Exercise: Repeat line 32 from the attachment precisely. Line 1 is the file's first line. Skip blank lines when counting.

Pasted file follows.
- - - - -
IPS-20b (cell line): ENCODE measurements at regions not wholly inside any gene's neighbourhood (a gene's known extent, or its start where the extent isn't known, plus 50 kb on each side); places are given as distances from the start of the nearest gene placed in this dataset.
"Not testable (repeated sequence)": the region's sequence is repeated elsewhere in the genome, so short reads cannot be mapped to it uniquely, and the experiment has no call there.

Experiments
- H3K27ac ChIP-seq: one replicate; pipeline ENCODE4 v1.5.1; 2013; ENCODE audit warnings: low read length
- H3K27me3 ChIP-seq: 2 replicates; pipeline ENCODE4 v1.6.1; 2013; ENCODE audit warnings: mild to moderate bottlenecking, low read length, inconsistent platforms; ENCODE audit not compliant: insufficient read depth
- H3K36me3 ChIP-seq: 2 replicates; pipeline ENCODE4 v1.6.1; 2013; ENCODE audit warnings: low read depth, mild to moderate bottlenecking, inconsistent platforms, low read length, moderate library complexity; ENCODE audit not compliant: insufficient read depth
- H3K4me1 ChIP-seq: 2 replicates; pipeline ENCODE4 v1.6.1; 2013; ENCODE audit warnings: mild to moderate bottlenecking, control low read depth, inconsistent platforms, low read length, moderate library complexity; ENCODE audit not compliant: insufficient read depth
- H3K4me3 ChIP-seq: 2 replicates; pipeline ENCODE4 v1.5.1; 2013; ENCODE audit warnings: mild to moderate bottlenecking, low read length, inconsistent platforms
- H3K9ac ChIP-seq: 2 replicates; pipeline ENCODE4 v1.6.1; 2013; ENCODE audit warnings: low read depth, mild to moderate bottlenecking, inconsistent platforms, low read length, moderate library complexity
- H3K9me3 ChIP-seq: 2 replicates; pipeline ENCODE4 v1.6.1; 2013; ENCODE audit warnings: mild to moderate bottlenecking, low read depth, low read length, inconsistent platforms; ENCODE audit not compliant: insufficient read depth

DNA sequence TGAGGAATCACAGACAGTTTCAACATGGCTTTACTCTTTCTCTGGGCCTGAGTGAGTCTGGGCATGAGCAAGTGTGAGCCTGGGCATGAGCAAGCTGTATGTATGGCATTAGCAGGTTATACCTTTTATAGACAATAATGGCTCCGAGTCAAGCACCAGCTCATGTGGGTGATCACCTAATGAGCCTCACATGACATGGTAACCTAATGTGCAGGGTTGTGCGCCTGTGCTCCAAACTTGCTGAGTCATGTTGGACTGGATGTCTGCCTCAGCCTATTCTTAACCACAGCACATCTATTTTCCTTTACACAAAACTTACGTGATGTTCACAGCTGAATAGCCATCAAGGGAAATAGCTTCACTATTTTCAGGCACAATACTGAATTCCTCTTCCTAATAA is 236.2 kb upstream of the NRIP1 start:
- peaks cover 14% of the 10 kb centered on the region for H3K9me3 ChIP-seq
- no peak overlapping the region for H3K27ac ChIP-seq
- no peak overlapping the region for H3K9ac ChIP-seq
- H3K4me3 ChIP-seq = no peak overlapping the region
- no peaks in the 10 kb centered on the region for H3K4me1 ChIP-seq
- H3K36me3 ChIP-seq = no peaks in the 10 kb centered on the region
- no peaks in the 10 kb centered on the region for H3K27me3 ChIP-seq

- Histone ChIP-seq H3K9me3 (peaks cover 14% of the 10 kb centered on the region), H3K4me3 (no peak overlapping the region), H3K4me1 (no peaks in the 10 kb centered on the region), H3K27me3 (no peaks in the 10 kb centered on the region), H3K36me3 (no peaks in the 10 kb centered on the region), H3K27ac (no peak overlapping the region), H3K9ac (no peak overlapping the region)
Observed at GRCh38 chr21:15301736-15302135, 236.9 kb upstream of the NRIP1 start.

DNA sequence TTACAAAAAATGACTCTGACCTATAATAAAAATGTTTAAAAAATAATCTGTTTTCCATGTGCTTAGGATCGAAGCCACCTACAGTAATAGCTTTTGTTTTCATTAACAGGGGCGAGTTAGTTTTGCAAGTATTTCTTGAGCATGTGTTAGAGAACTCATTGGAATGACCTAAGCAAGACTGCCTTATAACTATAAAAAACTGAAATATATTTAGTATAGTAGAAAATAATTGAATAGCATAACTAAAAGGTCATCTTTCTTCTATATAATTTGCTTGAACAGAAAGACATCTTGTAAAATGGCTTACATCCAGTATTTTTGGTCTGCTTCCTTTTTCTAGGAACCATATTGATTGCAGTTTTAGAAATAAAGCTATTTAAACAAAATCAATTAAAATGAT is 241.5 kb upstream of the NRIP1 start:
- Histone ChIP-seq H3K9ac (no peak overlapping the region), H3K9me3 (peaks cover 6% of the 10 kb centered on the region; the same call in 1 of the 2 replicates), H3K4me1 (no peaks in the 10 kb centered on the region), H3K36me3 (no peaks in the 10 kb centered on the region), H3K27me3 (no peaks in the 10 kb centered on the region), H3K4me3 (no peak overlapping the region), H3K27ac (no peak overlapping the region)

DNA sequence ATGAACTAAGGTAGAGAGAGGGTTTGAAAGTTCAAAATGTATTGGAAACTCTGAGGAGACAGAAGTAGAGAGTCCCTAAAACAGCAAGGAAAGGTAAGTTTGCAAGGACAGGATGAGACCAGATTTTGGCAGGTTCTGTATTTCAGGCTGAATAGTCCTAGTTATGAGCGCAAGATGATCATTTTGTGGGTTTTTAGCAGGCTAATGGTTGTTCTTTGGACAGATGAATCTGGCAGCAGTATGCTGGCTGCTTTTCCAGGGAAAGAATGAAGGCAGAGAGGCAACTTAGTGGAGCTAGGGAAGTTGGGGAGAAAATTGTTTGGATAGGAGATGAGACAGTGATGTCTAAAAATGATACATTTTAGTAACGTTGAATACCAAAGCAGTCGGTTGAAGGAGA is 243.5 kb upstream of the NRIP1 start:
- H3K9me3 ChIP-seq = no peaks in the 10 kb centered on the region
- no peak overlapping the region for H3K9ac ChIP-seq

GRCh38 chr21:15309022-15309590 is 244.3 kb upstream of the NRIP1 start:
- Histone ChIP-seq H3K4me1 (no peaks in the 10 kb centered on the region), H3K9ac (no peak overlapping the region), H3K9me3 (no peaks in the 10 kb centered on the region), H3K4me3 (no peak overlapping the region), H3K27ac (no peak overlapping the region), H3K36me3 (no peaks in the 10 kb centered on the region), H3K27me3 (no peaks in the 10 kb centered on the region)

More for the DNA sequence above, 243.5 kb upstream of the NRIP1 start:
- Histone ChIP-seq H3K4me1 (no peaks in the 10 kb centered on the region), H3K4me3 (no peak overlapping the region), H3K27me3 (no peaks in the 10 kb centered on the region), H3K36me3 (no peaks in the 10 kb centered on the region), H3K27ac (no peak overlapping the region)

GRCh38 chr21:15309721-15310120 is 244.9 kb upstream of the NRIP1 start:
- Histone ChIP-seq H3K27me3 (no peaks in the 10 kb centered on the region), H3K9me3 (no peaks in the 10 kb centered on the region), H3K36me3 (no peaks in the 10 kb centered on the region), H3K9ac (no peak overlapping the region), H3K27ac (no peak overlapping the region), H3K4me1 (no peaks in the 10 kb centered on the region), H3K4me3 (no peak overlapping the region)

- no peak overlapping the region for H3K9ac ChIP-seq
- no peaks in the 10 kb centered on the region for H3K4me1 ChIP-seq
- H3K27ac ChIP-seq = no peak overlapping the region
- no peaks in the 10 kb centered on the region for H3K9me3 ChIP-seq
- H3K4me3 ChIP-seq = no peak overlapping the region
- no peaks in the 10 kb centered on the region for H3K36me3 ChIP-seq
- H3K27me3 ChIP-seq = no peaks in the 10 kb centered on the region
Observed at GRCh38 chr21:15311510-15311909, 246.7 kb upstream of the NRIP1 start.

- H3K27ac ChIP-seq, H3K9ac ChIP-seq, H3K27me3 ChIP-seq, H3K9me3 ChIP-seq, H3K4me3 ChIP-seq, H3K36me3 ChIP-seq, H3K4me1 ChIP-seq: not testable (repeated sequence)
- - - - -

- no peak overlapping the region for H3K9ac ChIP-seq